When Constantine was the Augustus of the Western Empire, his Caesar Bassianus rebelled against him. Constantine discovered that the rebellion had been instigated by Licinius, the Augustus of the Eastern Empire and went to war against him. After some indecisive battles and a truce, Constantine finally defeated Licinus in 324 and became the sole ruler of the Empire, hence he was called “Constantine the Great”. After a while, he became dissatisfied with Rome as his seat of government and sought another capital city elsewhere. After going to a number of different places, he finally settled on the ancient city of Byzantium and called it Constantinople. This turned out to be a good move, because in 476 the Western Empire collapsed, but the Eastern Empire continued for almost another thousand years and became known as the Byzantine Empire.

The city of Constantinople became very prosperous. It was an important centre of trade, capable of supporting a large population, and there were many churches and places of learning. If there were Greek copies of the works of Berosus in the Eastern Empire at the time of Constantine, they must certainly have been preserved in Constantinople, and they would have been used by Syncellus.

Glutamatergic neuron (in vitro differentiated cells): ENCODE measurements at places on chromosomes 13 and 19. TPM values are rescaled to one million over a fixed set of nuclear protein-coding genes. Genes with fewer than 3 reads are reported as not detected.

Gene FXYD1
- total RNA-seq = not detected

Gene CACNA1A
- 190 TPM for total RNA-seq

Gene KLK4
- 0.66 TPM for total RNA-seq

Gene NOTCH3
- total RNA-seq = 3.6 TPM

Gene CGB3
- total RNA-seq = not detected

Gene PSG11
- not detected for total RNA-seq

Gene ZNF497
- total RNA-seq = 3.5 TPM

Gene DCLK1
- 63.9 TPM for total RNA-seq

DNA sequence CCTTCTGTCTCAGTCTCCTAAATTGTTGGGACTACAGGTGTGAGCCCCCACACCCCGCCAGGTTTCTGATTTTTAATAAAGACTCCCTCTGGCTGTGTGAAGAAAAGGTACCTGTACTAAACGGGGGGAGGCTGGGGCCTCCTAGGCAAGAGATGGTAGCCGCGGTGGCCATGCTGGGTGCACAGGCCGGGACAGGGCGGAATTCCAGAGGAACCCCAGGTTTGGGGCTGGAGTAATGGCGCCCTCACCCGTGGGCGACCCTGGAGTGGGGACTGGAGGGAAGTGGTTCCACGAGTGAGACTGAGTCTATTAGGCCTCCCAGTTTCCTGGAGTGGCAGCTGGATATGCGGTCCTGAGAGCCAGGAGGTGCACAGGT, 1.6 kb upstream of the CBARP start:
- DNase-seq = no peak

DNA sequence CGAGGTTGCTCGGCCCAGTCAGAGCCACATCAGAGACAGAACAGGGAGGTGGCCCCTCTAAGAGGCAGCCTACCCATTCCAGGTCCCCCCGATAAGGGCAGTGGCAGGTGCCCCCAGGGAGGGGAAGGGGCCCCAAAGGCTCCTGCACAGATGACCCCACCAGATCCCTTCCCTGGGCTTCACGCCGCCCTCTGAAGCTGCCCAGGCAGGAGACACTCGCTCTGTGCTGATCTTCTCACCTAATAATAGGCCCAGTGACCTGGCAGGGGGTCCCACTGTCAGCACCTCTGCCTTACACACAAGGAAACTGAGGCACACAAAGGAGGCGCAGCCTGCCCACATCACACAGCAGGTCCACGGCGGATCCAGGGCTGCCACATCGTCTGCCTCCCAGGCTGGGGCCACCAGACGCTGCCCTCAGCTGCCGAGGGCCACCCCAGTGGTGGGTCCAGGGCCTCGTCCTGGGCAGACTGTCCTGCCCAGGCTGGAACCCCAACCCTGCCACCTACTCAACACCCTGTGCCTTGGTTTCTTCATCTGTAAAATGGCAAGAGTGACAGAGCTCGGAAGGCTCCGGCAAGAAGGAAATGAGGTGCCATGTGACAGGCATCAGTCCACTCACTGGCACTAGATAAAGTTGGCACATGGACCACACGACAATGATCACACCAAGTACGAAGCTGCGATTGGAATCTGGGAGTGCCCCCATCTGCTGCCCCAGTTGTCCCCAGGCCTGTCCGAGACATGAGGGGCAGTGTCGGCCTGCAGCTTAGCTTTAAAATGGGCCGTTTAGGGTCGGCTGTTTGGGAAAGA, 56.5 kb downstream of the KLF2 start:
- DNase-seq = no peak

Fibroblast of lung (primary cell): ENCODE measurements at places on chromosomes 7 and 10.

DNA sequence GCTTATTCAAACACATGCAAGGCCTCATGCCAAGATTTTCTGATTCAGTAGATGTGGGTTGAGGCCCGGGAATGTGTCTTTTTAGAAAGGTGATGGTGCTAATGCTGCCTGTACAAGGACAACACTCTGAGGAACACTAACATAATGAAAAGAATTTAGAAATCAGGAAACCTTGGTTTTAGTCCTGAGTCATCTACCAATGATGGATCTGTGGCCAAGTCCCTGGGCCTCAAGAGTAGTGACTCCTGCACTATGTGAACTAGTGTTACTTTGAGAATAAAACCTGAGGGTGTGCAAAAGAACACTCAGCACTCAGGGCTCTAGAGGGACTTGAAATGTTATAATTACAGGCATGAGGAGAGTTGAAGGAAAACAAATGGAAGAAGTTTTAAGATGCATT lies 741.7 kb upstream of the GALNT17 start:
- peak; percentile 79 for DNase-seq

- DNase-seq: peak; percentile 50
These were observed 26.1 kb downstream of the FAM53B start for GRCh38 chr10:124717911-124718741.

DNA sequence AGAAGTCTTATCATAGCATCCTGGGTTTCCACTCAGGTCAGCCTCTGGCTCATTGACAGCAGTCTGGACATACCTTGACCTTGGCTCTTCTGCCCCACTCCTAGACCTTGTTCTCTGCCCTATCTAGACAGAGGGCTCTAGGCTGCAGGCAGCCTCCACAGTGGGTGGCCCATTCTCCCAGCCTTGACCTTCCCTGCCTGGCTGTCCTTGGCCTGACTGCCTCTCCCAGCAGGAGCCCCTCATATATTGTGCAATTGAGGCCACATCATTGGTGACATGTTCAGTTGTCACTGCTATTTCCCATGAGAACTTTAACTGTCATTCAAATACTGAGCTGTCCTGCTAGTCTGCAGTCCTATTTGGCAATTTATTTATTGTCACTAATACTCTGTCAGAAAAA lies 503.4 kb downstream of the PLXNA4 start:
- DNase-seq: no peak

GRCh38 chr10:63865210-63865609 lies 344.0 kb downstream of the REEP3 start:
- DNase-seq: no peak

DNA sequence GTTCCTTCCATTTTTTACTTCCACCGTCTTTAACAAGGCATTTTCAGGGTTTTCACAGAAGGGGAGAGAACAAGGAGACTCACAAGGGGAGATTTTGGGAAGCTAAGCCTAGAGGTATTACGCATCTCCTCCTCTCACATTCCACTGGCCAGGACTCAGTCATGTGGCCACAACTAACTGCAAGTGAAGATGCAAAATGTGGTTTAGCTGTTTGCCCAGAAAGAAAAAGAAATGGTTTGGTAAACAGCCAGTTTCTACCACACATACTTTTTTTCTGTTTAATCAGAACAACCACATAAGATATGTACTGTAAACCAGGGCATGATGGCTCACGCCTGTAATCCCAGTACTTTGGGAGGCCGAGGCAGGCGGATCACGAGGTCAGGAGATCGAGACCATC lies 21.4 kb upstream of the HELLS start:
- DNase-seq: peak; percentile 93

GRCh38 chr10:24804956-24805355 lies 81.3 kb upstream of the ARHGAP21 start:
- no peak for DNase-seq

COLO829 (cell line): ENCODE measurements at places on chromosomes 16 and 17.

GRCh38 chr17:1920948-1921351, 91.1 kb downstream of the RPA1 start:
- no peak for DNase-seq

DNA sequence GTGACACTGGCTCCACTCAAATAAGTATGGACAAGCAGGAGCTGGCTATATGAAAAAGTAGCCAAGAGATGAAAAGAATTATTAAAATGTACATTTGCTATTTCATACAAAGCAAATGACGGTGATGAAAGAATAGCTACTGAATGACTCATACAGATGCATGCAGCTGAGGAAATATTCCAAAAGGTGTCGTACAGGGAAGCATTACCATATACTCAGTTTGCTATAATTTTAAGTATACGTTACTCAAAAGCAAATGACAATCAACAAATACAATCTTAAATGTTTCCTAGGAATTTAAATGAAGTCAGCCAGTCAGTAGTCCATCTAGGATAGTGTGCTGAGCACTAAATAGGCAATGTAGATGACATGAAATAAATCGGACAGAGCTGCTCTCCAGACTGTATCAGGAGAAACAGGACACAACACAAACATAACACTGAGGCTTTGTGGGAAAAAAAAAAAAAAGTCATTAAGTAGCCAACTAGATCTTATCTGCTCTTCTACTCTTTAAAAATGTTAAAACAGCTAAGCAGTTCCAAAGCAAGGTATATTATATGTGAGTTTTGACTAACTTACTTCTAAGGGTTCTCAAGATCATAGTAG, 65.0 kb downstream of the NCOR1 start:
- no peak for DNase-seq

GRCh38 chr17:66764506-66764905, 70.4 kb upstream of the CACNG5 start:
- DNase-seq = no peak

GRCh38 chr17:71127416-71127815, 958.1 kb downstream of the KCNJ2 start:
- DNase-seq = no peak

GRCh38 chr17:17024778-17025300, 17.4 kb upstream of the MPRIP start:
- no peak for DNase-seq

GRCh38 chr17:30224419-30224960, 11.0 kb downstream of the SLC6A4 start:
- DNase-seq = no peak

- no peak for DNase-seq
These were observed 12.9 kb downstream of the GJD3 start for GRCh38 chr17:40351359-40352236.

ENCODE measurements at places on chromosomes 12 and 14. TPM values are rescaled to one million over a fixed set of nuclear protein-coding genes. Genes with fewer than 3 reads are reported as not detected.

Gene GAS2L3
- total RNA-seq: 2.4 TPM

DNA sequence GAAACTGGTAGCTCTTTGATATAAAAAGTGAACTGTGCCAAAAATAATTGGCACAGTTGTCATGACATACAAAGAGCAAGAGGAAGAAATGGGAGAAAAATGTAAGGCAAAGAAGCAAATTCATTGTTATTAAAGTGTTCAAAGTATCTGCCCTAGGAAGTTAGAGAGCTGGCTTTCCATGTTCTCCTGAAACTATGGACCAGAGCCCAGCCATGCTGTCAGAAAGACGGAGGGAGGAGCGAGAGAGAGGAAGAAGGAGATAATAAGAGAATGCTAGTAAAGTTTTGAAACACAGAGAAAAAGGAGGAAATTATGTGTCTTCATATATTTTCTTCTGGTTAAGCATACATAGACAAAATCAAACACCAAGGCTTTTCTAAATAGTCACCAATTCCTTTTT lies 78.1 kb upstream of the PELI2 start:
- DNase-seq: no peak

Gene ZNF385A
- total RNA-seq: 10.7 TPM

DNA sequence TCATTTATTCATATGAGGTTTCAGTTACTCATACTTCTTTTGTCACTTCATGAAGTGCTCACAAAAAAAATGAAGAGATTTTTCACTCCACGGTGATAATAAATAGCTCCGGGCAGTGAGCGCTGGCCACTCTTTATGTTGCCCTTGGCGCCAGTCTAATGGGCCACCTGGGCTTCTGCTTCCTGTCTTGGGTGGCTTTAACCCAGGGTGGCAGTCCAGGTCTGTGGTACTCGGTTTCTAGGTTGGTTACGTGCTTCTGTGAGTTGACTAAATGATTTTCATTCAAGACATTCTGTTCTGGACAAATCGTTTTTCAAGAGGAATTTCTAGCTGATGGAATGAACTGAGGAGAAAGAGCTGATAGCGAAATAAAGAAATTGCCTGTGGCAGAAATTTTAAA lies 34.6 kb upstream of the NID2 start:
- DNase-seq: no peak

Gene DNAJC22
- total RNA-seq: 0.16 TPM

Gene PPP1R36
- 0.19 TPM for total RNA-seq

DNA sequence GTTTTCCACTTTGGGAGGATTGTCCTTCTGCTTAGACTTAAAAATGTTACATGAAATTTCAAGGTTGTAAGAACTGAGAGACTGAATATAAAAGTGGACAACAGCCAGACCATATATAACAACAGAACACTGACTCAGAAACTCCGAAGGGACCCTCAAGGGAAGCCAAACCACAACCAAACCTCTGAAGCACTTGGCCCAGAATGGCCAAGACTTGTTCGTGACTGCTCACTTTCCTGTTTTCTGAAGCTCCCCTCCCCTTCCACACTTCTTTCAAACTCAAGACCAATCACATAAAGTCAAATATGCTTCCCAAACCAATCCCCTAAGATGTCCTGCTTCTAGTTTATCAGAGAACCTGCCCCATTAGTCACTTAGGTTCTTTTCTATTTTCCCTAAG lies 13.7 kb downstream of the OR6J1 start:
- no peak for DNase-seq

In 1453, Constantinople fell to the Ottoman Muslims and they called it “Istanbul”. Unlike the Romans, they had no regard for the preservation of the literature and the history of other cultures, and many books were burnt. Presumably, some copies of Berosus might have been destroyed at this time. The fall of Constantinople is still a sore point with the Greek people today, and they continue to call it “Constantinopolis”.

After the fall of Constantinople, many Greek-speaking intellectuals went to Italy and contributed to the Renaissance, although it is not certain whether they brought with them any useful knowledge of Berosus.


Annius of Viterbo

In addition to the authenticated fragments of Berosus, there is another collection of fragments that are less certain and are sometimes called “pseudo-Berosus”. They were published in 1498 by a Dominican Friar called Giovanni Nanni, who lived in the town of Viterbo, sometimes called “Viterbe”, about 65 miles north of Rome. He is more commonly known as Annius of Viterbo. He also published some fragments of Manetho, an Egyptian historian who was a contemporary of Berosus, but these are equally uncertain and are called “pseudo-Manetho”. The two sets of fragments were published together with a commentary and the complete work was called the Antiquities.

The fragments of pseudo-Berosus describe a history of the ancient world, from the Flood to the time of Dardanus, the founder of Troy. These were received with enthusiasm in Italy, because they knew the story of Aeneas who had fled the burning city of Troy and re-established his kingdom in Italy, and they knew the Trojan royal line back to Dardanus, but they could not get back any further. The appearance of these missing fragments of Berosus filled an important gap in their history, and also the history of other nations of Europe who believed that their royal line was somehow descended from Troy.